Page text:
The US Treasury Department announced on Thursday that it had added new punitive measures against Russia's Federal Security Service and Main Intelligence Directorate over cyberattacks prior to the November 8 elections.
The Trump administration wielded new anti-Russia sanctions legislation for the first time to impose new punitive measures on the head of the country's Main Intelligence Directorate (GRU) Igor Korobov.
The United States sanctioned five Russian entities and 19 individuals for cyber intrusions and election interference in 2016, according to the Treasury Department.
"Today, the US Department of the Treasury’s Office of Foreign Assets Control (OFAC) designated five entities and 19 individuals under the Countering America’s Adversaries Through Sanctions Act (CAATSA) as well as Executive Order 13694, ‘Blocking the Property of Certain Persons Engaging in Significant Malicious Cyber-Enabled Activities,’ as amended, and codified pursuant to CAATSA", the department's release said.
The fresh sanctions package targets Russia's Federal Security Service, along with the Main Intelligence Directorate. The list of individuals included Sergei Afanasyev, Grigoriy Molchanov, Vladimir Alexseyev, Sergey Gizunov, Igor Korobov, who the Treasury Department said are linked to Russia's Main Intelligence Directorate.
The Treasury also designated three entities and 13 individuals on a charge of "malicious cyber activity," the news release said.
This list includes the Internet Research Agency, Concord Management and Consulting, Concord Catering as well as 13 people the US Administration earlier found to be involved in the purported meddling in the 2016 US Presidential elections: Evgeniy Prigozhin, Dzheykhun Aslanov, Anna Bogacheva, Maria and Robert Bovda, Mikhail Burchik, Mikhail Bystrov, Irina Kaverzina, Aleksandra Krylova, Vadim Podkopaev, Sergey Polozov, Gleb Vasilchenko and Vladimir Venkov.
Senior US national security officials told reporters that Thursday's announcement marked the first time sanctions have been issued under CAATSA.
The US Congress passed CAATSA last summer in response to allegations that Russia sought to influence the 2016 US presidential election. Trump signed it into law on August 2.
Trump Strikes Russia, Critics
The Trump administration has been widely criticized for not doing enough in response to Moscow's activities in 2016. The White House claimed otherwise saying that Trump has been tougher on Russia than any previous administration.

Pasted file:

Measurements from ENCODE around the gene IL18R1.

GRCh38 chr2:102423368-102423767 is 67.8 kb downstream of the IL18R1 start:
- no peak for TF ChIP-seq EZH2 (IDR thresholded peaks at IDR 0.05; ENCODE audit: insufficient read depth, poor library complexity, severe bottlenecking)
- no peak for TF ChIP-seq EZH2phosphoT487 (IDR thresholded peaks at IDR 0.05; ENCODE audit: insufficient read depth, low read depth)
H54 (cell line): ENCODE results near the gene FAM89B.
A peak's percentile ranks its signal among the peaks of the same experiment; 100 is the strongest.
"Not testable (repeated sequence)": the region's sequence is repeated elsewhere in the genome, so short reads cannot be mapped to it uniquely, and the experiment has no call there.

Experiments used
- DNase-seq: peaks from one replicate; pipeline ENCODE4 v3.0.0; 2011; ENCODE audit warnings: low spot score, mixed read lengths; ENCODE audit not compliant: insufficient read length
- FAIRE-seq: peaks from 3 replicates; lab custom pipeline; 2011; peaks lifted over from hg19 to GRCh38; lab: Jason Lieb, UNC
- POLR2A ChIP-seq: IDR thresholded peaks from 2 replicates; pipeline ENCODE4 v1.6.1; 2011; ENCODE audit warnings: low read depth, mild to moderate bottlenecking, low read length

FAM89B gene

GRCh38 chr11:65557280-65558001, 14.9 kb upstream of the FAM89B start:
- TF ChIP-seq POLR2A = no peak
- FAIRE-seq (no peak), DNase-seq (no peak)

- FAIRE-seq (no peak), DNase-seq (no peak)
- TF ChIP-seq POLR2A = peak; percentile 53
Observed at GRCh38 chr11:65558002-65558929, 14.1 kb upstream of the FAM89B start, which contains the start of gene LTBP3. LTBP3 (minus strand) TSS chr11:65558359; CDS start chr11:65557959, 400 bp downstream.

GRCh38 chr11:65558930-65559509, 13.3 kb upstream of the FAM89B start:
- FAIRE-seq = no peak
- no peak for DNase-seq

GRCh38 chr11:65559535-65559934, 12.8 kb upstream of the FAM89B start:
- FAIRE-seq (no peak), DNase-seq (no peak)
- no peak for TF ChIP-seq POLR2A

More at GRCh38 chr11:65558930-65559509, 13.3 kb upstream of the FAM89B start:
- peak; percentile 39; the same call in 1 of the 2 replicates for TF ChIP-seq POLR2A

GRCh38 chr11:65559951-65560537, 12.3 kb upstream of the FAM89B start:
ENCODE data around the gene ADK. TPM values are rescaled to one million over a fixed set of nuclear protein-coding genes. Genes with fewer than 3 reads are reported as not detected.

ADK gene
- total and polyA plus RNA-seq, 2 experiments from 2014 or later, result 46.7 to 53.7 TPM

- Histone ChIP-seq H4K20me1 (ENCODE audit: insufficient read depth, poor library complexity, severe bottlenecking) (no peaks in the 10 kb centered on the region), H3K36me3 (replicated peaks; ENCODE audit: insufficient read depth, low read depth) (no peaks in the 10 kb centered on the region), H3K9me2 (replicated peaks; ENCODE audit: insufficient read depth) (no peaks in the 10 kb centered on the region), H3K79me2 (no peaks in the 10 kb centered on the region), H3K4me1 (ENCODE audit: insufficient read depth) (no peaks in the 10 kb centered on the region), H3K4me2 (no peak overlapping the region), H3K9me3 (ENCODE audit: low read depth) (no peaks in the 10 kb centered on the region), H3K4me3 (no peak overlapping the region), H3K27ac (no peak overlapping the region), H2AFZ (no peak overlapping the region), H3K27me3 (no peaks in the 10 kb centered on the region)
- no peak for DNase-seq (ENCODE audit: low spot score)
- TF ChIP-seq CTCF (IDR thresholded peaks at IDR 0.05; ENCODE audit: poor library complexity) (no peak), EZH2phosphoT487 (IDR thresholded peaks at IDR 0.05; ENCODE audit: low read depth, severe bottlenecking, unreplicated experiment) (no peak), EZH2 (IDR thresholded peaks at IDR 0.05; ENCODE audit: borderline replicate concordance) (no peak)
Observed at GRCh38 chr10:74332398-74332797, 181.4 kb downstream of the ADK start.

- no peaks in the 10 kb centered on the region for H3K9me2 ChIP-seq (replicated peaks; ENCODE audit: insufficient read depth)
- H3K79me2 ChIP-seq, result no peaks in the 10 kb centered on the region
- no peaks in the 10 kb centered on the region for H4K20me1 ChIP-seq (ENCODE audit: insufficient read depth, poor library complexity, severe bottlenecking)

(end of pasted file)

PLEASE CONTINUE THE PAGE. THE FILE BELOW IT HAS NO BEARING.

Press Secretary Sarah Sanders told reporters on Thursday that Washington will continue to apply pressure on Russia until the country's government changes its behavior. Sanders said it would be up to Moscow to decide whether "they want to be a good actor or a bad actor."
US Treasury Secretary Steve Mnuchin said in a Thursday statement that the US government will impose more sanctions on Russia in the future under CAATSA.
"Treasury intends to impose additional CAATSA sanctions, informed by our intelligence community, to hold Russian government officials and oligarchs accountable for their destabilizing activities by severing their access to the US financial system," Mnuchin said in a statement.
The US State Department supported the administration's move and rejected Moscow’s accusations that the United States timed the new sanctions package to impact the upcoming presidential election in the country.
US lawmakers met the sanctions announcement with praise and calls for more actions. For instance, Senate Foreign Relations Committee and ranking Democrat Bob Menendez suggested the new package was only the beginning and warned Russia should expect more measures.
House of Representatives Foreign Affairs Committee Chairman Ed Royce called on Trump to follow up with additional penalties authorized by the US Congress and that his committee would monitor his progress.
Russian officials and lawmakers reacted to the new round of sanctions by criticizing the move and promising similar measures in return.
Shortly after the announcement, Russian Deputy Foreign Minister Sergey Ryabkov told RIA Novosti no matter how hard the United States is trying, sanctions do not work.
"The question is why Washington, which tries to 'punish us' for an independent course on the international arena, regularly adds sanctions? Simply because the previous measures of pressure did not work — neither bans on economic cooperation with us, nor threats of blocking transactions, nor saber-rattling of our weapons at our borders, which is getting louder, no denials of visas, no other attempts," Ryabkov said.
Yevgeny Serebrennikov, first deputy chair of the Russian upper house’s defense and security committee, told Sputnik Russia will put forward similar measures in response to new US sanctions.
Russia has repeatedly denied interfering in the US election process, calling the charges an absurd distraction from pressing domestic issues including corruption.